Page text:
Table of Contents

Public Choice and the Challenges of Democracy

Public Choice and the Challenges of Democracy

New Thinking in Political Economy series

Edited by José Casas Pardo and Pedro Schwartz

This timely and important volume addresses the serious challenges faced by democracy in contemporary society. With contributions from some of the world’s most prestigious scholars of public choice and political science, this comprehensive collection presents a complete overview of the threats democracy must confront, by both contesting accepted ideas and offering new approaches. Using theoretical and empirical evidence, this book will be a significant addition to the current literature, providing original and enlightening perspectives on the theory of democracy.


José Casas Pardo and Pedro Schwartz

Subjects: economics and finance, political economy, public choice theory, politics and public policy, political economy, public choice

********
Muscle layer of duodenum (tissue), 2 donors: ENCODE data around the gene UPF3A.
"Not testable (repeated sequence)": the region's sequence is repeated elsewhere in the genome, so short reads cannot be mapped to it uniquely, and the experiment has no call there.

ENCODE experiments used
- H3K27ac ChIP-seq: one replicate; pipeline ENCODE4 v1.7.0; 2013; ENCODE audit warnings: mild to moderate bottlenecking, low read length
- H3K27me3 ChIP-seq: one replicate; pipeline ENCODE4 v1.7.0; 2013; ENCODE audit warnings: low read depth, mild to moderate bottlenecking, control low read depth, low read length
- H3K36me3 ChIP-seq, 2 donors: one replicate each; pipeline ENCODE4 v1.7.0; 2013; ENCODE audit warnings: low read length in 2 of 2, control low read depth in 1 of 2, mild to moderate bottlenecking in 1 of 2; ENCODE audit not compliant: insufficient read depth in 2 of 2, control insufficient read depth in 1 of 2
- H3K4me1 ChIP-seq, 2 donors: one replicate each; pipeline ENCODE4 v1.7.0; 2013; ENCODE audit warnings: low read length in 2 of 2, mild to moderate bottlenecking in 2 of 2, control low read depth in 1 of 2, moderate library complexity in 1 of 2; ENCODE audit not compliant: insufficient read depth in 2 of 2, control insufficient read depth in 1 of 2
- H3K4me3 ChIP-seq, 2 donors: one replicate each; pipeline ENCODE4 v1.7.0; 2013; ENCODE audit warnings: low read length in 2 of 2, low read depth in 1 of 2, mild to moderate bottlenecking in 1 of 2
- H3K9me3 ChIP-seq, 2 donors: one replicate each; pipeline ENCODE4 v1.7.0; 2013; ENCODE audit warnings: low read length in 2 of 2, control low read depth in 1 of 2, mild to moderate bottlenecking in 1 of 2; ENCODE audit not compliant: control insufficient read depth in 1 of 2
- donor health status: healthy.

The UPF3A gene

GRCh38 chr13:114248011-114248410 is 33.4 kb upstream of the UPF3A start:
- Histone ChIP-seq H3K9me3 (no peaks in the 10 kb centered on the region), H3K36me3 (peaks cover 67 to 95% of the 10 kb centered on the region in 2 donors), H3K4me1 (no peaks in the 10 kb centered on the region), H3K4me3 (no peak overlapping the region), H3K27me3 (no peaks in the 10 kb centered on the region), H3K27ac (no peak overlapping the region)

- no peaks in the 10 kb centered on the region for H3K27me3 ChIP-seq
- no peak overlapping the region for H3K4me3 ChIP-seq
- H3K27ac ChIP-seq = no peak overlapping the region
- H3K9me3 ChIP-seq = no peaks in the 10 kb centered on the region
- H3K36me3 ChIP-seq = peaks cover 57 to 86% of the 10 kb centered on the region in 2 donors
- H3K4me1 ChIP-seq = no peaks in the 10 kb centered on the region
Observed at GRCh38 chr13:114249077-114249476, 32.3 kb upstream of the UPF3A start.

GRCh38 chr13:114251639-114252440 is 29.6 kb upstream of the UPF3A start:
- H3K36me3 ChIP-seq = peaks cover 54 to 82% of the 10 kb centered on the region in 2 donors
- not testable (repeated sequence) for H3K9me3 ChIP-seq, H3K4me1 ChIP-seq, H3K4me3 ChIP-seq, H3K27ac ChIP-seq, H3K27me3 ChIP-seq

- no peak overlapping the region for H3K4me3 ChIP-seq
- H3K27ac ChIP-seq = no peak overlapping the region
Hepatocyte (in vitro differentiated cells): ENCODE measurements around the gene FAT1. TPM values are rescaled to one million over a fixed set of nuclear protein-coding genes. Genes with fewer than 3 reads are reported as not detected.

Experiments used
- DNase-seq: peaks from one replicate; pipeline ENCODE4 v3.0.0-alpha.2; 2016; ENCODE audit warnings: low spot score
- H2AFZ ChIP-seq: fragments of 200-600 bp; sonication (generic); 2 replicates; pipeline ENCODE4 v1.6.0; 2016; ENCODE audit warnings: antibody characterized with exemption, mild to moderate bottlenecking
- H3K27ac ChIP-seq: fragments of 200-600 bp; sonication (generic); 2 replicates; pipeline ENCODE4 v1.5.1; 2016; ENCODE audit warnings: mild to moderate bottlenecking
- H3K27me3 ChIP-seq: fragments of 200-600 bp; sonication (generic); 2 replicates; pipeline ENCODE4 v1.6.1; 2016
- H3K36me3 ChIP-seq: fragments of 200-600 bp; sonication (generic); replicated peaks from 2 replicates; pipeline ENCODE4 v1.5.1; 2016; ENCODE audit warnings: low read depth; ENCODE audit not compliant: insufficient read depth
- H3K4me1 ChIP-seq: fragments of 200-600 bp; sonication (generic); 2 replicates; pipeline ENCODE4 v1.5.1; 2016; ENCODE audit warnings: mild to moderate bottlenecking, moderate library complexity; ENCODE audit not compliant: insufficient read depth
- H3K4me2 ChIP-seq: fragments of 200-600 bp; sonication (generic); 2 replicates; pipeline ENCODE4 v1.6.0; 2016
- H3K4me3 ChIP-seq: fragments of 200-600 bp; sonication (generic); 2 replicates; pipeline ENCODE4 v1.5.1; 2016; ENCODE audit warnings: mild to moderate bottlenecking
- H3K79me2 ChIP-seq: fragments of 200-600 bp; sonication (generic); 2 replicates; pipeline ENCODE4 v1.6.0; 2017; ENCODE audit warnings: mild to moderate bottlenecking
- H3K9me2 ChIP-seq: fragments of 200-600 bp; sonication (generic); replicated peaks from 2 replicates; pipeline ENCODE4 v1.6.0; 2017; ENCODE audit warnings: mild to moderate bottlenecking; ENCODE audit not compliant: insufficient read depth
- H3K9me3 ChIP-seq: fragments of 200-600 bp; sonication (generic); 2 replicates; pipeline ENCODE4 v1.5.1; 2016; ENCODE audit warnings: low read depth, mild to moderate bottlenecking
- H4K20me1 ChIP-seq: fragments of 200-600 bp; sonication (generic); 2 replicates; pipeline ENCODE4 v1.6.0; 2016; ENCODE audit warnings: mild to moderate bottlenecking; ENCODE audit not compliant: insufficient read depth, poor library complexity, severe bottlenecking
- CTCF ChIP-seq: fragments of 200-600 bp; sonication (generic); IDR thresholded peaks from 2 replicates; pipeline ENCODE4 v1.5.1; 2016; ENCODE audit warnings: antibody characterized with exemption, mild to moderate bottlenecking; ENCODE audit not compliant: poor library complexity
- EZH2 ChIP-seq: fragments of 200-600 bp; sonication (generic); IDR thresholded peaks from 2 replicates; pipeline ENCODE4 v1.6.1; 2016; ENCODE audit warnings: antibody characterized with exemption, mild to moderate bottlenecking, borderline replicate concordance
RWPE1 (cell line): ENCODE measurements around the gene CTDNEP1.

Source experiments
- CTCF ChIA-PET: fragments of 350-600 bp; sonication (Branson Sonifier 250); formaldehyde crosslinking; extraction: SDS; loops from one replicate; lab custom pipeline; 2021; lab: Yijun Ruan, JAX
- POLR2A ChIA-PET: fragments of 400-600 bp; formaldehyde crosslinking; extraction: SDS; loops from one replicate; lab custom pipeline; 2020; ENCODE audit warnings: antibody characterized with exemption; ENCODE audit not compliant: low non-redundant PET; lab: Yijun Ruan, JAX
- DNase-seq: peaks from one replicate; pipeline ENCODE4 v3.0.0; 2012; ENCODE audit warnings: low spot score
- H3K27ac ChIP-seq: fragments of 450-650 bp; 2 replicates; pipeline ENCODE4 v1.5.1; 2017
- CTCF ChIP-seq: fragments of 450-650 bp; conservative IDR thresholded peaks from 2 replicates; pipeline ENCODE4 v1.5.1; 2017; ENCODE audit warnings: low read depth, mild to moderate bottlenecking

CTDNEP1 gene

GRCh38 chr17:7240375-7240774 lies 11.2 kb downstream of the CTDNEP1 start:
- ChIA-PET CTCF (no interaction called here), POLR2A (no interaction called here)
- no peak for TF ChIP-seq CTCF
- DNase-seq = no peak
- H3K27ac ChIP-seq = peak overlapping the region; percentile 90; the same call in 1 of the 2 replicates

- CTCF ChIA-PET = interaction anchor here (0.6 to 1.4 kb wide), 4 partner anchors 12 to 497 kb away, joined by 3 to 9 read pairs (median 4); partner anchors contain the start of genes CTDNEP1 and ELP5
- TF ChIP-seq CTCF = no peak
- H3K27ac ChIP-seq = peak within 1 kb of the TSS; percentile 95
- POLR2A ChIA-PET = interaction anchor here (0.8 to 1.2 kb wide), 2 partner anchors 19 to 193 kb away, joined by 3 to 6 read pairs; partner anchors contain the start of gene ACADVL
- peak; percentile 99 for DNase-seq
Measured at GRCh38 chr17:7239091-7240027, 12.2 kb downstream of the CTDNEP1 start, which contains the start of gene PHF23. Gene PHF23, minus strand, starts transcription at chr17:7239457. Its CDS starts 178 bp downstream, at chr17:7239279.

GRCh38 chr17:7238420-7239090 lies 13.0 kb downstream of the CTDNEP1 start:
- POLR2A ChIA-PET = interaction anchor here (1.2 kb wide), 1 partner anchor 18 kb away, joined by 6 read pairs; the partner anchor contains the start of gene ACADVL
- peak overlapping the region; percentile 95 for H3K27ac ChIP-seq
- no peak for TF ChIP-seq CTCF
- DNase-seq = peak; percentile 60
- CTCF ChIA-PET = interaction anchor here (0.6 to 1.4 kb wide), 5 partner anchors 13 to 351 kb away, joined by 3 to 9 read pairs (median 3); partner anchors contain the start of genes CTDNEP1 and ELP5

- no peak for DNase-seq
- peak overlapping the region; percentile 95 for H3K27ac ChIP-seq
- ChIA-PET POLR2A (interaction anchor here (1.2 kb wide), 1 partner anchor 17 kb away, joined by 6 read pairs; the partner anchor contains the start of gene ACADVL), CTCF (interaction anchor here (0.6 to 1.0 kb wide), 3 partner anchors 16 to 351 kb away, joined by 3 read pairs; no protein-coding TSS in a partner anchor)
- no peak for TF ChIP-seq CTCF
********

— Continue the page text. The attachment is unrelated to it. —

José Casas Pardo and Pedro Schwartz This volume contains the papers presented at the international conference on ‘Public Choice and the Problems of Democracy’, organized by the Centre for Political Economy and Regulation, which took place in Madrid from 1–3 December 2005 at the University San Pablo CEU. At this conference, some of the most prestigious public choice scholars presented their analyses of the main threats faced by democracy at the beginning of the twenty-first century and put forward some possible remedies, using the instruments and history of their lore. The 19 major chapters in this book cover issues ranging from general threats to a democratic way of life, to faulty institutional arrangements and defective voting rules that plague the political system, down to fiscal issues that affect the governability of democratic nations. Public choice theory finds itself at present in a professional limbo. The Journal of Economic Literature subsumes it in microeconomics, or includes it in the theory of the firm, or notices it in regulation studies. The young see it as a mongrel of public choice theory and welfare economics and give it a wide berth. Others lump it with Austrian economics, implying an uncalled for disregard of both. It is too practical for today’s model mongers or too humdrum for refined political philosophers. This is one reason why public choice scholars increasingly need to meet and publish the papers regularly presented at such venues as the annual meetings of the European Public Choice...